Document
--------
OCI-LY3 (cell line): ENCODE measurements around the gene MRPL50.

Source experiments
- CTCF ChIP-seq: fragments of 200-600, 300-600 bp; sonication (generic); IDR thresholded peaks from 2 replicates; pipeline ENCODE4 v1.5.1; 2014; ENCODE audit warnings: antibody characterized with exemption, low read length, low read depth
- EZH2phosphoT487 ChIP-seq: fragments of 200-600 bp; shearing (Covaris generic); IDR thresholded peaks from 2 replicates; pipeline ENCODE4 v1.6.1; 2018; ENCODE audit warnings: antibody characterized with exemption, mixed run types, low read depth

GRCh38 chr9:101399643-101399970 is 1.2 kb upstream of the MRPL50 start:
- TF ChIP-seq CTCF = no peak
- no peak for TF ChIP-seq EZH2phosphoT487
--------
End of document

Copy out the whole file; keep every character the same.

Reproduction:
OCI-LY3 (cell line): ENCODE measurements around the gene MRPL50.

Source experiments
- CTCF ChIP-seq: fragments of 200-600, 300-600 bp; sonication (generic); IDR thresholded peaks from 2 replicates; pipeline ENCODE4 v1.5.1; 2014; ENCODE audit warnings: antibody characterized with exemption, low read length, low read depth
- EZH2phosphoT487 ChIP-seq: fragments of 200-600 bp; shearing (Covaris generic); IDR thresholded peaks from 2 replicates; pipeline ENCODE4 v1.6.1; 2018; ENCODE audit warnings: antibody characterized with exemption, mixed run types, low read depth

GRCh38 chr9:101399643-101399970 is 1.2 kb upstream of the MRPL50 start:
- TF ChIP-seq CTCF = no peak
- no peak for TF ChIP-seq EZH2phosphoT487